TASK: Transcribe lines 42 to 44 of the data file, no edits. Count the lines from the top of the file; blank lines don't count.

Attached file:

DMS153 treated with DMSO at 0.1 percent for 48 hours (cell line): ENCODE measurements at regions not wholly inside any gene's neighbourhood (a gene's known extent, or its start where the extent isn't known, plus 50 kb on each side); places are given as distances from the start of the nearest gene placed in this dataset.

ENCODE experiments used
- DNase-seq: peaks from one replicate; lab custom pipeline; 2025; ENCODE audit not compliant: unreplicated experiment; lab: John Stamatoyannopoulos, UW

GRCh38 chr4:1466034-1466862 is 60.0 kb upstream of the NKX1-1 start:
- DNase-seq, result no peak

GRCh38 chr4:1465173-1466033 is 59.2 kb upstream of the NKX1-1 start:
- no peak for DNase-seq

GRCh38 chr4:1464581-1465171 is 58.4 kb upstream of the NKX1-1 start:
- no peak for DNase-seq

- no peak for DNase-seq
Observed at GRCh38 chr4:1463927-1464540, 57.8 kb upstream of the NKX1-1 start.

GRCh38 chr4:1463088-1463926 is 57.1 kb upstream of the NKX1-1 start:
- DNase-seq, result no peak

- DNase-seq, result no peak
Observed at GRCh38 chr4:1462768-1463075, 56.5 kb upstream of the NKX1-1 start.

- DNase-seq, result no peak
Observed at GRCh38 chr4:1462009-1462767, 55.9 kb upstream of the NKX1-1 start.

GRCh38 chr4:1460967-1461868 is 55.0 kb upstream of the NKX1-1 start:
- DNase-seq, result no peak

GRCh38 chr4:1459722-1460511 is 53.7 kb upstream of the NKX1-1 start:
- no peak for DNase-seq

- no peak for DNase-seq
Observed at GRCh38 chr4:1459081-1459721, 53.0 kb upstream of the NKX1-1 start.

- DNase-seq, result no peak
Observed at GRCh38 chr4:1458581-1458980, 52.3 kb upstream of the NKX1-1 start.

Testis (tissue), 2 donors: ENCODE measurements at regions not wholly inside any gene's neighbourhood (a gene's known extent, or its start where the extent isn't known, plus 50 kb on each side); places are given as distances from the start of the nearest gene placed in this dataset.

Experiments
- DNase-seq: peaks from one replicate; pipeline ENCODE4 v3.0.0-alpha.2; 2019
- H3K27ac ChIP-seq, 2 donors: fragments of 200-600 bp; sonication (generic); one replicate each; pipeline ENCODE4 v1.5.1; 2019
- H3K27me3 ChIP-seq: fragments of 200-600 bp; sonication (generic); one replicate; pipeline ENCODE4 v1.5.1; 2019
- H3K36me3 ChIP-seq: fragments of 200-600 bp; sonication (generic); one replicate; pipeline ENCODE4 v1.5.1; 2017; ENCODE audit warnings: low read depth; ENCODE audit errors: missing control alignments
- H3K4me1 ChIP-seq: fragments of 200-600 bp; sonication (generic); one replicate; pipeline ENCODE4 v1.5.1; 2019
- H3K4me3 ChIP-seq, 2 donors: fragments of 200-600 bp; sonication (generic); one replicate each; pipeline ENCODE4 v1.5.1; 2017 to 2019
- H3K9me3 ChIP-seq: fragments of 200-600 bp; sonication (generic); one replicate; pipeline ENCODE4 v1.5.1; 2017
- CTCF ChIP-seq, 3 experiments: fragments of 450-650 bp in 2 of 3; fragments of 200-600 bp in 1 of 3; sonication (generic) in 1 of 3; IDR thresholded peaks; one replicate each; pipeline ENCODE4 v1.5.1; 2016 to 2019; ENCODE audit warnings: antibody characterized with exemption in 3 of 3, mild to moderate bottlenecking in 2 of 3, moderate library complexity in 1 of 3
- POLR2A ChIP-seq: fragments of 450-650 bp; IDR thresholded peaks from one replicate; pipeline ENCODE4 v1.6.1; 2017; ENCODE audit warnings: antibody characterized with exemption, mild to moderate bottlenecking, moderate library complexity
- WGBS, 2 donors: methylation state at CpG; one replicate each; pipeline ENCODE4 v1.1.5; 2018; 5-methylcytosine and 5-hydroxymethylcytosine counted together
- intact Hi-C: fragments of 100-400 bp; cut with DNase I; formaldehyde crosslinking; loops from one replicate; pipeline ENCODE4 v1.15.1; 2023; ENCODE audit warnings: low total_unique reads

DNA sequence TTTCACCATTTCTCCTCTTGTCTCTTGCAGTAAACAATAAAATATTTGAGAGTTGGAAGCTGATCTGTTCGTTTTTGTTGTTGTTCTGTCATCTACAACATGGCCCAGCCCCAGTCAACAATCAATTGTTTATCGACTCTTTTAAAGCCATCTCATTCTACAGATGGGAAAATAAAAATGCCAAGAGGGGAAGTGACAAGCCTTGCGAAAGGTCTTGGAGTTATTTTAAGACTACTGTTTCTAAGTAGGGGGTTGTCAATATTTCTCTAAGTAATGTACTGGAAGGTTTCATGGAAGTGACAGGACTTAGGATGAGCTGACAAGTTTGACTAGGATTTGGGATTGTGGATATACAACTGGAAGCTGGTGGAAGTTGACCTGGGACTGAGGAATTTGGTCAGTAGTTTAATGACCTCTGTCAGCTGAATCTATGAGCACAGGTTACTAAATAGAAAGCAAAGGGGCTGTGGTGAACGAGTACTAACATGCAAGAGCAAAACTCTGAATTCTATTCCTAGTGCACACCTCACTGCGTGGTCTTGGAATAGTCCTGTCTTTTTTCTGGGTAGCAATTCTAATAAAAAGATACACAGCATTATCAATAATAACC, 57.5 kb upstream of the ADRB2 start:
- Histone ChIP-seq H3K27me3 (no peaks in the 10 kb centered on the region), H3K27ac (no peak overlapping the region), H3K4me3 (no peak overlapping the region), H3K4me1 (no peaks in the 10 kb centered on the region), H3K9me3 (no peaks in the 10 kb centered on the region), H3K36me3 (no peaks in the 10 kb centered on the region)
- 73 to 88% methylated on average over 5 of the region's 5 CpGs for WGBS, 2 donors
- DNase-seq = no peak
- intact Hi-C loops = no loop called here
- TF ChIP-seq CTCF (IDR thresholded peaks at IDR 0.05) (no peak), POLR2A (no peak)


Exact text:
- DNase-seq = no peak
- intact Hi-C loops = no loop called here
- TF ChIP-seq CTCF (IDR thresholded peaks at IDR 0.05) (no peak), POLR2A (no peak)